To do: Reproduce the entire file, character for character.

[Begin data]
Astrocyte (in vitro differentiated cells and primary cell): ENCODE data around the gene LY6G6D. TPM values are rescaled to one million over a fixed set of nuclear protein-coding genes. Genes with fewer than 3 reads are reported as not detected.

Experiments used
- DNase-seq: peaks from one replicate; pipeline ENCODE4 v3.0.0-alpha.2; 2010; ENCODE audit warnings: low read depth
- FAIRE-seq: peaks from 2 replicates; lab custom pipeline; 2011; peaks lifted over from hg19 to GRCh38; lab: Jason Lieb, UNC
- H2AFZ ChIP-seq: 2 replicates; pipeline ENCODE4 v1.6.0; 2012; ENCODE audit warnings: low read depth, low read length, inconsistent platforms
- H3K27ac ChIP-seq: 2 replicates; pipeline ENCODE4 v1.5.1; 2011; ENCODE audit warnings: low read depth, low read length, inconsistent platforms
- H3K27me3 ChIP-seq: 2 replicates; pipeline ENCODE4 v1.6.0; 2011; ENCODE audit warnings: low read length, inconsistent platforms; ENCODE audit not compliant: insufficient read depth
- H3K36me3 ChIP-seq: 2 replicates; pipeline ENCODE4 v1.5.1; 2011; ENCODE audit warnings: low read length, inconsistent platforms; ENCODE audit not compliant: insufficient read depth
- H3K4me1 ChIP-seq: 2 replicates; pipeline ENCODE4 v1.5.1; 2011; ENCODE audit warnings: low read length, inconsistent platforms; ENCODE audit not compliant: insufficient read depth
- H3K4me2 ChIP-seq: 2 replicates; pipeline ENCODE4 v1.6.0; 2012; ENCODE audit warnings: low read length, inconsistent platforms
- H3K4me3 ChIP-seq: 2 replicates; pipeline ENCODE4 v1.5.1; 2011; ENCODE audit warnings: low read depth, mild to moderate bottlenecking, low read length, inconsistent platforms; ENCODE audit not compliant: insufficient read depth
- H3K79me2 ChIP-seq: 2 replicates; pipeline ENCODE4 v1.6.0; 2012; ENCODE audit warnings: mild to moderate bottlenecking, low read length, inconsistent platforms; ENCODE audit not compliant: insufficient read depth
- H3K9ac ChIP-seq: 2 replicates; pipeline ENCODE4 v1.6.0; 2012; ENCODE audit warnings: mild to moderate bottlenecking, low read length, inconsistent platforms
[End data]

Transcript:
Astrocyte (in vitro differentiated cells and primary cell): ENCODE data around the gene LY6G6D. TPM values are rescaled to one million over a fixed set of nuclear protein-coding genes. Genes with fewer than 3 reads are reported as not detected.

Experiments used
- DNase-seq: peaks from one replicate; pipeline ENCODE4 v3.0.0-alpha.2; 2010; ENCODE audit warnings: low read depth
- FAIRE-seq: peaks from 2 replicates; lab custom pipeline; 2011; peaks lifted over from hg19 to GRCh38; lab: Jason Lieb, UNC
- H2AFZ ChIP-seq: 2 replicates; pipeline ENCODE4 v1.6.0; 2012; ENCODE audit warnings: low read depth, low read length, inconsistent platforms
- H3K27ac ChIP-seq: 2 replicates; pipeline ENCODE4 v1.5.1; 2011; ENCODE audit warnings: low read depth, low read length, inconsistent platforms
- H3K27me3 ChIP-seq: 2 replicates; pipeline ENCODE4 v1.6.0; 2011; ENCODE audit warnings: low read length, inconsistent platforms; ENCODE audit not compliant: insufficient read depth
- H3K36me3 ChIP-seq: 2 replicates; pipeline ENCODE4 v1.5.1; 2011; ENCODE audit warnings: low read length, inconsistent platforms; ENCODE audit not compliant: insufficient read depth
- H3K4me1 ChIP-seq: 2 replicates; pipeline ENCODE4 v1.5.1; 2011; ENCODE audit warnings: low read length, inconsistent platforms; ENCODE audit not compliant: insufficient read depth
- H3K4me2 ChIP-seq: 2 replicates; pipeline ENCODE4 v1.6.0; 2012; ENCODE audit warnings: low read length, inconsistent platforms
- H3K4me3 ChIP-seq: 2 replicates; pipeline ENCODE4 v1.5.1; 2011; ENCODE audit warnings: low read depth, mild to moderate bottlenecking, low read length, inconsistent platforms; ENCODE audit not compliant: insufficient read depth
- H3K79me2 ChIP-seq: 2 replicates; pipeline ENCODE4 v1.6.0; 2012; ENCODE audit warnings: mild to moderate bottlenecking, low read length, inconsistent platforms; ENCODE audit not compliant: insufficient read depth
- H3K9ac ChIP-seq: 2 replicates; pipeline ENCODE4 v1.6.0; 2012; ENCODE audit warnings: mild to moderate bottlenecking, low read length, inconsistent platforms